Now, the charge against Fannie Mae rested on the accounting treatment for derivatives, governed by the SEC. Fannie Mae’s auditors, KPMG, “concurred with the entirely of our submission” to the SEC. Unexpectedly, the SEC ruled against the company and ordered a restatement of the financials. No explanation was provided, not to Fannie Mae officials or to KPMG. Recording the mandated $9 billion loss would, Howard recalled, “push our regulatory capital below our statutory minimum.” [p.213] and expose the company to government take-over. The near-term result was the departure of Howard and Raines in December of 2004.

At the end of 2004 I finished my twentieth year at Fannie Mae. At age 57 I decided to leave the corporate world and concentrate my energies on the advocacy of the economic and political reforms I had come to embrace. Most of what I now know about events during and after 2005 until my reading of this book came from newspaper accounts and listening to testimony by the many senior executives who came before various Congressional committees. Several of my former colleagues who remained with the company for a few more years or are there now have provided me with their perspective on the events that followed. What Tim Howard has written is, if more detailed, essentially in agreement with they conveyed to me.

After 1968, Fannie Mae was never contemplated to act as a not-for-profit, grant-making entity. The company was, as Howard describes, a political animal that mastered the tools and methods required to survive in a world where political support could be withdrawn for reasons that had everything to do with changes in political power and the flow of political contributions. One part of the drama Tim Howard did not write about was the short-lived PAC (Political Action Committee) those of us in management were encouraged to support. Among others, I expressed my opposition to the PAC because although a candidate might support legislation supported by Fannie Mae’s business and other interests, that same candidate might embrace ideological positions with which I very deeply opposed. Because of widespread opposition, the PAC was eventually dissolved.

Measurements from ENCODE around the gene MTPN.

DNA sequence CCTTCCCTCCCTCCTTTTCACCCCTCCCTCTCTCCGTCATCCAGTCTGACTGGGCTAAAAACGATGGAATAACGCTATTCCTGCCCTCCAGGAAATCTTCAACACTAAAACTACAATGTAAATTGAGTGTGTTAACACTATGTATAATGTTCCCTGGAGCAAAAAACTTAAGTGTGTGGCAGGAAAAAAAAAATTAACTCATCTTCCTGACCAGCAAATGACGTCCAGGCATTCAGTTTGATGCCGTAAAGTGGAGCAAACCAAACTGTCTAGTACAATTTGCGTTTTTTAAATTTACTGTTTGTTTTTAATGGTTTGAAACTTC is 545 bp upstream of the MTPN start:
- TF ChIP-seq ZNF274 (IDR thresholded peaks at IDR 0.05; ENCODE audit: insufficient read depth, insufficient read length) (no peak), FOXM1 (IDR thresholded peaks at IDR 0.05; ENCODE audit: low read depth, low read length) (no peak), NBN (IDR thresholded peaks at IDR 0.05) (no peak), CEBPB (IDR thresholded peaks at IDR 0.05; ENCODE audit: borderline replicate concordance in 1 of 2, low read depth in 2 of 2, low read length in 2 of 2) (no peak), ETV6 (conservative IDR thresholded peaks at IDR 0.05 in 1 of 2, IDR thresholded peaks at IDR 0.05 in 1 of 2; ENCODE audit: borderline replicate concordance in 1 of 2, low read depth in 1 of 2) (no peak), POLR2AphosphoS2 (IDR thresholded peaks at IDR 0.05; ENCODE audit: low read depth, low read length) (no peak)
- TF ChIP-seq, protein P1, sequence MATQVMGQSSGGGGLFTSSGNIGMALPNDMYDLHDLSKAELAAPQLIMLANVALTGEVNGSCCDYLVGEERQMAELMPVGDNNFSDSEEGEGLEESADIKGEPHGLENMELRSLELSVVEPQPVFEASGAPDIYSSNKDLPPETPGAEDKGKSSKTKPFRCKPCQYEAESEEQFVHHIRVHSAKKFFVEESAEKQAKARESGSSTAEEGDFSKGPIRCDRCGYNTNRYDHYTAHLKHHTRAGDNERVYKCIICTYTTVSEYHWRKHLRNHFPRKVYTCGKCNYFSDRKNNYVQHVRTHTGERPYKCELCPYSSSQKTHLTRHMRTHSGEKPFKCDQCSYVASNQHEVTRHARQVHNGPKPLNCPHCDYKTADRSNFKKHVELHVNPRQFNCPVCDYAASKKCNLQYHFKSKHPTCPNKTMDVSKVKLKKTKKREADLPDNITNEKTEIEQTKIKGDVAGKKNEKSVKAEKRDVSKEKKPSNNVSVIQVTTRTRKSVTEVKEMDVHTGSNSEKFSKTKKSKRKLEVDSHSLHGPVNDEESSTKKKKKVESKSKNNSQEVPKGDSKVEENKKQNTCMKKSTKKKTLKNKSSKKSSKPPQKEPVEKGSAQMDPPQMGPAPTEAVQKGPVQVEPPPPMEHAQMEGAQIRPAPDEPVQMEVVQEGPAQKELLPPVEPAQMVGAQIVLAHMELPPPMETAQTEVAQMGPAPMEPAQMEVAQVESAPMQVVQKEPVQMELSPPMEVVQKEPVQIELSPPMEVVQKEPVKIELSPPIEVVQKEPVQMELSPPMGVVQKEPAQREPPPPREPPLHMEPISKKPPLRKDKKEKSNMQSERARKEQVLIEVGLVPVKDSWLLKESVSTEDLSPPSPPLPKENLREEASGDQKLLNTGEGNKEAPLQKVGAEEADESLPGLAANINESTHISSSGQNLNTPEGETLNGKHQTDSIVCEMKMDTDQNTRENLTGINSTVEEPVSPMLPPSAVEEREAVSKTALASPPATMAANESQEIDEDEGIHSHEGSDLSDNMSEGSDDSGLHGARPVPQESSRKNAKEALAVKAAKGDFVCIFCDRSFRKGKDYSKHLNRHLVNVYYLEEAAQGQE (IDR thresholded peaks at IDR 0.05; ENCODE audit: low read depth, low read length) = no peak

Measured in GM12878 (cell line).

What happened to Fannie Mae, what happened to Tim Howard, to Frank Raines and other senior people at the company is part of a much broader and, I believe, sinister effort participants who strive to maximize profits not by providing the highest level of service at reasonable cost but by securing rent-seeking privileges under law. Tim Howard explains much when he writes:

“The outcomes of the Justice Department inquiry, the SEC investigation, and the OFHEO lawsuit all made clear that OFHEO’s allegations against Raines, Spencer and me had no merit at the time they were made. …But in the greater scheme of things, none of that mattered. In the politicized maelstrom of 2004, OFHEO didn’t need merit to achieve their objectives; all they needed was a story. This they certainly had, and it had been enough to decapitate Fannie Mae.” [p.227]

In the few years left to Fannie Mae as a major financial company, the pressures to generate business volumes and revenue forced the company into the same sort of high risk decisions that savings institutions made in the late 1980s. Howard provides some details on the decision-making rationale, which I assume were provided to him by other former members of the Fannie Mae management team who survived his departure. His description of what was happening in the market (i.e., the “housing bubble”) indicates that even this very astute financial expert and trained economist never realized that the main driver of the rapid rise in property prices was credit-fueled land speculation. The signs were present well before the market for conventional mortgage loans was undermined by the banks and Wall Street moves to build market share on the backs of marginally-qualified or unqualified households. Whether anything could have been done by Fannie Mae to create a “circuit-breaker” to mitigate the eventual market failure is something I have given some thought to.